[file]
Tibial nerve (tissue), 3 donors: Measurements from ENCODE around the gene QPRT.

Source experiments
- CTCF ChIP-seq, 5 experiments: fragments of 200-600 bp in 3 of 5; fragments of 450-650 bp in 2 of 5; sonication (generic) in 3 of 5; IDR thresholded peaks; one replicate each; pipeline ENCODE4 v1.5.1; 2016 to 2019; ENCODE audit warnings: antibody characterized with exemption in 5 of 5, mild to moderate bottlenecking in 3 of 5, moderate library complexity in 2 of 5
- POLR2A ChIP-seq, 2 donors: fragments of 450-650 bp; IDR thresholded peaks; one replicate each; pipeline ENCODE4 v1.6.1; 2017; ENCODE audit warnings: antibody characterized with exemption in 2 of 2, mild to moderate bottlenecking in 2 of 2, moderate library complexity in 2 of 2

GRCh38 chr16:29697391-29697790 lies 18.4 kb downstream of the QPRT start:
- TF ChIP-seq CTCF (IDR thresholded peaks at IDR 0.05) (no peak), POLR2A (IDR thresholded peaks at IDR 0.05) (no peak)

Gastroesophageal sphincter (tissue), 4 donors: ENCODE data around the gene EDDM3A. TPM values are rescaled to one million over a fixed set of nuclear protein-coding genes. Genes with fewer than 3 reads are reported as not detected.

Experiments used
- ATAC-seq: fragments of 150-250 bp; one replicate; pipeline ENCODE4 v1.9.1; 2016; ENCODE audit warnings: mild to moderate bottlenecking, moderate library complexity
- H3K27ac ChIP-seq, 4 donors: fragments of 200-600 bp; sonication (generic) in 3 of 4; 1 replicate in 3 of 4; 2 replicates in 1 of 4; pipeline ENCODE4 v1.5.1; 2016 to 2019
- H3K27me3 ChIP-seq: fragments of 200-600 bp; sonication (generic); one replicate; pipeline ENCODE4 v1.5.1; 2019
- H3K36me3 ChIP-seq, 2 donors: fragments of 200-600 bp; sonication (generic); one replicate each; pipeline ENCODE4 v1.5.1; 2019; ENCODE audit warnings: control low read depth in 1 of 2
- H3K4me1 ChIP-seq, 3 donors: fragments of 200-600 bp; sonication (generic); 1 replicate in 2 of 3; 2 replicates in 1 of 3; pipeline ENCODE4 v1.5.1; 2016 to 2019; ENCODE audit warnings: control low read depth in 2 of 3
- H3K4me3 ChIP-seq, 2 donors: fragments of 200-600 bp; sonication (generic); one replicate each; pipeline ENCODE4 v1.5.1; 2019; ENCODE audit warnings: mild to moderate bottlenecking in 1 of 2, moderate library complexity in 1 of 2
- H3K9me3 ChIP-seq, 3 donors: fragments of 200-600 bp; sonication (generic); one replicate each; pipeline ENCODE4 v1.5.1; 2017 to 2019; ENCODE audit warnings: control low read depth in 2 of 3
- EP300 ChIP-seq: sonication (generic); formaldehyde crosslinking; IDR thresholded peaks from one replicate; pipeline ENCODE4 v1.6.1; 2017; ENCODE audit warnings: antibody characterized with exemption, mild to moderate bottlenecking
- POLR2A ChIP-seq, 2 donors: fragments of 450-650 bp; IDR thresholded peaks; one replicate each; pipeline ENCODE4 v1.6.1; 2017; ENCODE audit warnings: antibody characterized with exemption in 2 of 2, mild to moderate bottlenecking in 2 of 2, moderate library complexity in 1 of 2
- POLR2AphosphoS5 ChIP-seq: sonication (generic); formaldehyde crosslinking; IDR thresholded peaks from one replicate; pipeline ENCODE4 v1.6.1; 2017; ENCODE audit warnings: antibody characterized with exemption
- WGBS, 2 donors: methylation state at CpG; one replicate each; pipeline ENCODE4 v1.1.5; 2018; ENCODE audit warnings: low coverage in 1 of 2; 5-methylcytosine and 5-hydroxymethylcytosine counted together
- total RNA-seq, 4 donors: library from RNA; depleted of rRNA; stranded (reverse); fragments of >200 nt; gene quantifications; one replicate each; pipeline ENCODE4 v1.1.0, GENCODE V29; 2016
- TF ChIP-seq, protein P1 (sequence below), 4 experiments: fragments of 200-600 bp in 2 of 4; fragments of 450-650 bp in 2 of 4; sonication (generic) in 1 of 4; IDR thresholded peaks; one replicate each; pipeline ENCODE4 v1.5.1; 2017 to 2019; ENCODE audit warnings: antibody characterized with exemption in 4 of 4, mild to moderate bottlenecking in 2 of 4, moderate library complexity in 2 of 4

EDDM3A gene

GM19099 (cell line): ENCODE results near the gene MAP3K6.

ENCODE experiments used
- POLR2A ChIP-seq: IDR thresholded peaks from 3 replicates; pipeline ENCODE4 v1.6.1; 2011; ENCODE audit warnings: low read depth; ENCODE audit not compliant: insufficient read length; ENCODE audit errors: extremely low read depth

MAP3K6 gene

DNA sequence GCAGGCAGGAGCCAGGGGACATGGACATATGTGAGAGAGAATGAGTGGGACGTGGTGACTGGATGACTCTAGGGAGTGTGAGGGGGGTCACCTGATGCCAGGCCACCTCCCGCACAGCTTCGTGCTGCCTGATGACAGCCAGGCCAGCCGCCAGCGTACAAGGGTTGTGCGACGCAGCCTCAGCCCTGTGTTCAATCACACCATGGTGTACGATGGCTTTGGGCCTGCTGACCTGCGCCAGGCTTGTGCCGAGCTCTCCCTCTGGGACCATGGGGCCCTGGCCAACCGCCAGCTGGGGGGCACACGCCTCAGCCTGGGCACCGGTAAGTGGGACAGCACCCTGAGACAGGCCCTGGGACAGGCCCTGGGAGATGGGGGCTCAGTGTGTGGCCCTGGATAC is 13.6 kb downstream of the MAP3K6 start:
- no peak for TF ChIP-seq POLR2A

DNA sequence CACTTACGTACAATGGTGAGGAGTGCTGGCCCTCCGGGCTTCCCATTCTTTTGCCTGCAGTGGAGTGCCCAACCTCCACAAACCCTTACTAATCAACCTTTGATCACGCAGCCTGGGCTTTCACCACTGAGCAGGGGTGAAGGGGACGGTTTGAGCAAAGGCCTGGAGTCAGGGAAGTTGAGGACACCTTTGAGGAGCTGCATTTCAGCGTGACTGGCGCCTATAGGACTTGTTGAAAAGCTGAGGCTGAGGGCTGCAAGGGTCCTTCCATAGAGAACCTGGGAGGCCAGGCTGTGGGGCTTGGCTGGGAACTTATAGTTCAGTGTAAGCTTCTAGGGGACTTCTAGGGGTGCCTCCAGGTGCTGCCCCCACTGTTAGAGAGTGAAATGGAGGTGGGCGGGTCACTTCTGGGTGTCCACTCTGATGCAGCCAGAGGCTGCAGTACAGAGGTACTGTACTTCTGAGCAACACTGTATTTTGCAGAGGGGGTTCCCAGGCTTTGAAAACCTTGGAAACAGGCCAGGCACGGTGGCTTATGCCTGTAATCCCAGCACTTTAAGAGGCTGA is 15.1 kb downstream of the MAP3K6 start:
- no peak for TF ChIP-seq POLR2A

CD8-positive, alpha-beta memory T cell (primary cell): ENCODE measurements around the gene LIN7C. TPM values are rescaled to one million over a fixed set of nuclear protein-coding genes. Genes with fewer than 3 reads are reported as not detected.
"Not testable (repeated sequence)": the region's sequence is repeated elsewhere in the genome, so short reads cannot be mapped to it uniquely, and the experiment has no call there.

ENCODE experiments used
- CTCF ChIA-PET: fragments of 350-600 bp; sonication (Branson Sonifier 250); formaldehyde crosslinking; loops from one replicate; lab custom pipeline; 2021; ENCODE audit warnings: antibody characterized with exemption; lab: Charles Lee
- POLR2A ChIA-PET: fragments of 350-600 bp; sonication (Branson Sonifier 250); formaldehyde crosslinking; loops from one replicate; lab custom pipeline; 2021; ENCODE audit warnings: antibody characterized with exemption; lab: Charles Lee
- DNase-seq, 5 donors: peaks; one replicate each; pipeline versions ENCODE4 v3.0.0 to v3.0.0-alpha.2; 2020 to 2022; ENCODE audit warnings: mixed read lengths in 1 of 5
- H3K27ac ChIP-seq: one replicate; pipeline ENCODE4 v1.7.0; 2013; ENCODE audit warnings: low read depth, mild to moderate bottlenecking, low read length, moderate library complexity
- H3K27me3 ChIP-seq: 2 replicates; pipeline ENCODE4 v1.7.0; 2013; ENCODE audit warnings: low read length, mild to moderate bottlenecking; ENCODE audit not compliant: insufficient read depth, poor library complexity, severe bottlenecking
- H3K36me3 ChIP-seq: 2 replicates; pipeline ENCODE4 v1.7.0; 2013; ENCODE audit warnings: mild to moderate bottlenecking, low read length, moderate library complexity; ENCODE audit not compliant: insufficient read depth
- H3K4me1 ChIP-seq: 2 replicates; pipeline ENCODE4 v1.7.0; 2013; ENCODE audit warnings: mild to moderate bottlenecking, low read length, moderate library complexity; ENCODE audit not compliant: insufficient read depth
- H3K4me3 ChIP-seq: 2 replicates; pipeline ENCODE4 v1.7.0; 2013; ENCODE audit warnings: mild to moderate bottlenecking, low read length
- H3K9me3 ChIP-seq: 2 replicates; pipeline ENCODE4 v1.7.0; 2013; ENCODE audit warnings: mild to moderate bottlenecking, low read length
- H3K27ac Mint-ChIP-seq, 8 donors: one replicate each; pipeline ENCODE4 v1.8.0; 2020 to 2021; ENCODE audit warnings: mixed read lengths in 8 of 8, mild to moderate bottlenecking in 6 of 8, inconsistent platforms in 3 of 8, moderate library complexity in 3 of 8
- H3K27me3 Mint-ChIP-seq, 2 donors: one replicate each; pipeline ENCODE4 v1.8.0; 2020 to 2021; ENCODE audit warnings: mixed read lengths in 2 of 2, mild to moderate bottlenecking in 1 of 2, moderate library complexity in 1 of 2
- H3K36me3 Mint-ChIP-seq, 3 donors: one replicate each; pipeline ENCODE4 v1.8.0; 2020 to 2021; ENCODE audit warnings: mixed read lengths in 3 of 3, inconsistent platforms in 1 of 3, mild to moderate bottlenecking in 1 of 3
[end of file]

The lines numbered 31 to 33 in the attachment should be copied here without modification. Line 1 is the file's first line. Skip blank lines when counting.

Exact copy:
CD8-positive, alpha-beta memory T cell (primary cell): ENCODE measurements around the gene LIN7C. TPM values are rescaled to one million over a fixed set of nuclear protein-coding genes. Genes with fewer than 3 reads are reported as not detected.
"Not testable (repeated sequence)": the region's sequence is repeated elsewhere in the genome, so short reads cannot be mapped to it uniquely, and the experiment has no call there.

ENCODE experiments used